Decoupling carry-over effects from environment in fish nursery grounds

TitreDecoupling carry-over effects from environment in fish nursery grounds
Type de publicationJournal Article
Year of Publication2023
AuteursTeichert, N, Lizé, A, Cabral, H, Acou, A, Trancart, T, Virag, L-S, Feunteun, E, Carpentier, A
JournalScience of The Total Environment
Date PublishedJan-01-2023

Life-history trait expression not only depends on the current environmental constraints, but also on the past ones that shaped traits expressed earlier in life. Such an effect, named carry-over, can occur in fish nursery grounds when juvenile performances after settlement are influenced by their larval traits in combination with conditions experienced in nurseries. To date, the impacts of environmental and human stressors on post-settlement traits have been assessed, but independently from larval traits, so that the contributions of environmental versus carry-over constraints remain unquantified. Here, we used a reconstructive approach based on otolith microstructure to investigate how carry-over and environment affect life-history traits of the European seabass, Dicentrarchus labrax. In the northeast Atlantic Ocean, seabass juveniles were collected in six French estuarine nursery areas with contrasted environmental conditions (water temperature, salinity, food availability, and anthropogenic impacts), and five of their life-history traits across ontogenetic stages were measured (pelagic growth, larval duration, size at settlement, post-settlement growth and body condition). Piecewise structural equation model emphasized the strong co-variation of larval traits in response to food availability and temperature in the pelagic environment, stressing that fast growing larvae are characterized by shorter pelagic larval duration, but larger size at recruitment. However, the magnitude of carry-over effects greatly varied between traits, revealing that larval trait impacts on post-settlement traits remained minor as compared to the nursery environment. In estuarine nurseries, our findings suggest that resource allocation results from a trade-off between somatic growth and energy storage. Fish juveniles exposed to anthropogenic stress or risk of food limitation tended to predominantly invest in storage, whereas individuals in favourable conditions allocated their resources in somatic growth. These findings highlight the importance of heterogeneity in pelagic and nursery environments in understanding trait variations and population dynamic of estuarine dependent fish.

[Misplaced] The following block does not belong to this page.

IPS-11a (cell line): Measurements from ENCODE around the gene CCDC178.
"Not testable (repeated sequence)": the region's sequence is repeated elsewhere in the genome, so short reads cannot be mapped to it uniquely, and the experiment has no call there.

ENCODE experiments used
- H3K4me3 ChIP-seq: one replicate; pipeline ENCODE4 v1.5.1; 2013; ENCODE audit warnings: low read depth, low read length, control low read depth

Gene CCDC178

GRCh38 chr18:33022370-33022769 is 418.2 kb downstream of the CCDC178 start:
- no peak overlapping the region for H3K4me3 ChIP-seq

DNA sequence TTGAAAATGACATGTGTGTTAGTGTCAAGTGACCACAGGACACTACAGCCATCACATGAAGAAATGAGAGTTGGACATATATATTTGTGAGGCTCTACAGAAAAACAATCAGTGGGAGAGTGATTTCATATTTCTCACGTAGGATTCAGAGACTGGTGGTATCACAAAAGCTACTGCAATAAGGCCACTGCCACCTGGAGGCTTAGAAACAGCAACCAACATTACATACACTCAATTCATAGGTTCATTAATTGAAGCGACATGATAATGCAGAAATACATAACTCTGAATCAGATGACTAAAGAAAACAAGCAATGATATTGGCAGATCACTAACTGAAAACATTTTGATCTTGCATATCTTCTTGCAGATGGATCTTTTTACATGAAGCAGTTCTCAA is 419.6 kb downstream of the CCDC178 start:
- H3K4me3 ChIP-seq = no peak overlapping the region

Short TitleScience of The Total Environment
Catégorie HCERES
ACL - Articles dans des revues à comité de lecture
Publication coopération et recherche SUD